Frankie & Formaldehyde

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This is a sample of the ebook FRANKIE & FORMALDEHYDE, available at

©copyright, M. Jones, 2010.

FRANKIE & FORMALDEHYDE—A Zombie Romance By M. Jones


“Hello? Hello?” He paused, just long enough for his heart to beat twice, a slow, lobbing movement that told of long summers and greasy hotdogs. He coughed over his indigestion. “You in some kind of trouble?”

He tensed at the silence that greeted him, wondering if it was a live human being on the other end of the line or simply another rogue. It wasn't unheard of for them to play around with the telephone while the remainder of their victims lay partially consumed and bloodily twitching on the floor. Chuck narrowed his already small eyes as he detected the faintest catch of breath, a sign that whoever was on the other end was still breathing and thus wasn't a rogue. “If you're reporting an incident, you have to follow the proper procedures.” He didn't feel helpful, and instead there was a certain level of accusation in his voice that wasn't unfounded. Rogues didn't just randomly show up on their own, they got there through family intervention. “Board up your windows, put the heavy furniture near the entrances. Get into your basement along with any remaining family members and break the glass on your section #41 issued flame thrower. I'm sure if you're like the rest of us you've got a couple of automatic rifles underneath your bed. Do you have drywall in your basement? If you do, that's good, but don't go firing bullets if it's all concrete or stone and especially not if it's those steel drum panic room types. The bullets will ping around all over the place and it's unlikely they'll find their target.”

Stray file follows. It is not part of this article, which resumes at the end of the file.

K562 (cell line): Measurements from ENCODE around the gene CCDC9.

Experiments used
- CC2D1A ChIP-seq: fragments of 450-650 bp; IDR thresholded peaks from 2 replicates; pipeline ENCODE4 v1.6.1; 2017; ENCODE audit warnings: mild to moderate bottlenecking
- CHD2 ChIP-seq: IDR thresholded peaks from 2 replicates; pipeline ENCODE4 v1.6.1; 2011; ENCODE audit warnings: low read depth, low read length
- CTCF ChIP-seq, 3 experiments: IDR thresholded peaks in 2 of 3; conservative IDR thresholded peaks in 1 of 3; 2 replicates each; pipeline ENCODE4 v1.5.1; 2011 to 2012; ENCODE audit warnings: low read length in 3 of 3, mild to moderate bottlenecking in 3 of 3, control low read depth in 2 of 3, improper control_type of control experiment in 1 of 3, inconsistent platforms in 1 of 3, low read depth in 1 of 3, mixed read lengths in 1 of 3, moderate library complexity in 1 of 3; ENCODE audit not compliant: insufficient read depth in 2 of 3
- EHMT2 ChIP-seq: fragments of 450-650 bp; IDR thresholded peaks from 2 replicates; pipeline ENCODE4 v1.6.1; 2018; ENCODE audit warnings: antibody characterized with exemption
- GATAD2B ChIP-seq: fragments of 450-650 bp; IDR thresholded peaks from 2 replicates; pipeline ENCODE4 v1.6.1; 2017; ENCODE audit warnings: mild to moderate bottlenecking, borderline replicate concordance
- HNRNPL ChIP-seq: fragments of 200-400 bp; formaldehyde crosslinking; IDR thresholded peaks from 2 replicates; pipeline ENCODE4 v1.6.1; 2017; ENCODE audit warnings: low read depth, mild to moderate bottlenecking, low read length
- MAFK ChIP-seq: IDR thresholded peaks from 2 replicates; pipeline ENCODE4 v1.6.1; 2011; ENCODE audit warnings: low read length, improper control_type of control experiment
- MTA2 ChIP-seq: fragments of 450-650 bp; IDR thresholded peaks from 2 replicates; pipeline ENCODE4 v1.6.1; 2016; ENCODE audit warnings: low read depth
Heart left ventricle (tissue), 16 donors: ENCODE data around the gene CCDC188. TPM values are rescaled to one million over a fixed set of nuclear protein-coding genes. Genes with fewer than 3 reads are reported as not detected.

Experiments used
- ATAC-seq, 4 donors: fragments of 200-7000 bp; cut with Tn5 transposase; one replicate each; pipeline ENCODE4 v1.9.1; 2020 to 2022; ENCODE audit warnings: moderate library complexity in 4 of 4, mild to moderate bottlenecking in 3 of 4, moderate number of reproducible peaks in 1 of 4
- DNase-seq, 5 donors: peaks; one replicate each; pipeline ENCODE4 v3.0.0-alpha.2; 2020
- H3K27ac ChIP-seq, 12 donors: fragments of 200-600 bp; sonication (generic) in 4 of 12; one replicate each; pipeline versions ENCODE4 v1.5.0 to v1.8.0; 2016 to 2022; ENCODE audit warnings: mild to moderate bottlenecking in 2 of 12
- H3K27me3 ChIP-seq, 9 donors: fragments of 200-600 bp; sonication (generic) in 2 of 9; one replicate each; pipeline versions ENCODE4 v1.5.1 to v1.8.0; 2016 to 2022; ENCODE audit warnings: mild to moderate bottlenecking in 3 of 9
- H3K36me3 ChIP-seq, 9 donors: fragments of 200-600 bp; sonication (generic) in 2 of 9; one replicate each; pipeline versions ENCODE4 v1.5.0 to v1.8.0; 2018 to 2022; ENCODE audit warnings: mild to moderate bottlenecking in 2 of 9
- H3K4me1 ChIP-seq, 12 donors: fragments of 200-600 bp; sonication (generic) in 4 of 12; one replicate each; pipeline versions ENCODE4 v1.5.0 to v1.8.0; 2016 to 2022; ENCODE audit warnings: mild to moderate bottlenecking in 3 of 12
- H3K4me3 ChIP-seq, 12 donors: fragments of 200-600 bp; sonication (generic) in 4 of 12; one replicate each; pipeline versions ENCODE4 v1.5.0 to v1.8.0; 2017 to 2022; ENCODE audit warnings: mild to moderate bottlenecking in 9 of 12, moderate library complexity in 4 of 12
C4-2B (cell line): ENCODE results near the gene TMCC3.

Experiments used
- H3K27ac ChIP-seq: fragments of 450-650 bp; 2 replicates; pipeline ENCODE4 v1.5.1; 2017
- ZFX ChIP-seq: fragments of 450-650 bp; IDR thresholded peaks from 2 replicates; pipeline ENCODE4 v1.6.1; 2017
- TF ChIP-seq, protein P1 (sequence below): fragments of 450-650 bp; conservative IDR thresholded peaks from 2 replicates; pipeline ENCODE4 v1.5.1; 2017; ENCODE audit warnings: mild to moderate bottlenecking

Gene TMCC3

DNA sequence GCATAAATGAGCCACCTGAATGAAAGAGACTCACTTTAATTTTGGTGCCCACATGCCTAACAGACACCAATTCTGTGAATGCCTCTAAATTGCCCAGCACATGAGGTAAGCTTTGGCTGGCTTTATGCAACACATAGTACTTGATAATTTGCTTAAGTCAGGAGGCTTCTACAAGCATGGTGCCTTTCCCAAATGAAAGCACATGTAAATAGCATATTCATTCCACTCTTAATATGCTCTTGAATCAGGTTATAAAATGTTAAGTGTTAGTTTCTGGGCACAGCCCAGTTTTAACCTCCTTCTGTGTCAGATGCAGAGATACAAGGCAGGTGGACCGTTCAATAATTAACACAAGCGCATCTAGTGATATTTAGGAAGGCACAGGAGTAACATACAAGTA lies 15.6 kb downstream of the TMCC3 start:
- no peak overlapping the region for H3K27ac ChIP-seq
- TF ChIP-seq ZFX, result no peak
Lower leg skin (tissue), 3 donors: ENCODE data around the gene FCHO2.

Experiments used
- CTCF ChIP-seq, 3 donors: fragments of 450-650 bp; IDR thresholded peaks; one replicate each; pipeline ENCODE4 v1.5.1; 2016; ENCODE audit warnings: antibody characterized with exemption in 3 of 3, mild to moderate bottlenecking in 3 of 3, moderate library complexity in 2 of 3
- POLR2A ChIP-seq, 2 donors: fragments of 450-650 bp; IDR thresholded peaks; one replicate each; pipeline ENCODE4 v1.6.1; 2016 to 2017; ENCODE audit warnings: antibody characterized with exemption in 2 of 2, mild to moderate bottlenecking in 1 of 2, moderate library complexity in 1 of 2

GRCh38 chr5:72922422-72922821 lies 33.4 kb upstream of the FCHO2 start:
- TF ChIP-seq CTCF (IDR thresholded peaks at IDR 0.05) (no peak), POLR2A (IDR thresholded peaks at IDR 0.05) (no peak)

There was a pensive silence at this and before Chuck could offer up any more of his invaluable service, the phone clicked softly. A dial tone droned in his ear.

“Shit,” he muttered, and put down the receiver.

The silence always bothered him most. Ever since he'd been appointed Rogue Inspector and hauled out of his cozy, very enjoyable retirement his days had been one long screamfest after another. Gone were those dreams of lazy, late mornings and weekdays spent fishing. The odd poker game with his cronies swapping stories from when they were on the beat solving murders and putting away bad guys over nickles felt part of a past he never got to properly experience. No sir, now life for Chuck Dickerson was one long shift that never ended, never got properly paid and never gave him a vacation.

The phone rang. Sighing, Chuck answered it, the receiver held away from his ear to protect himself from the earsplitting screams. Awful though it was, it was a hell of a lot better than silence. At least he knew whoever was freaking out on the other end was still alive and maybe had a beating heart. “If he's at your front door, Ma'am, all you got to do is barricade it with the couch and turn on the porch light. They aren't rocket scientists, the light will confuse them plenty. I don't care if he is your grandfather, just do what I'm telling you. Gather up what's left of your family and get into your basement. Get your section #41 issued flame thrower and...Well, it's regulation, Ma'am. If you don't have one it's a seven hundred and sixty-seven dollar fine. It doesn't matter if you have a ten year old boy who is unnaturally fascinated with it, those firearms are required to be at the ready for a reason.” He sighed and slipped on his jacket, one constructed with chain-mail and extra padding to hinder bites. The bastards always managed to get a tooth or two through. “I'll be there as soon as I can.”

He hung up and took a quick bite of a stale doughnut that had been sitting on a pile of papers on his desk since yesterday morning. Another busy start to the day. Who knew the dead could be so damned fidgety?

Frankie hung up the phone and glanced over at her husband, George, who was sitting on the couch in the living room, watching the news. His expression was one of bored contentment, as per usual. She felt a pang of guilt over what she had nearly done, but she wouldn't dare tell George what was troubling her. Lord knew, the poor man obviously had enough troubles of his own.

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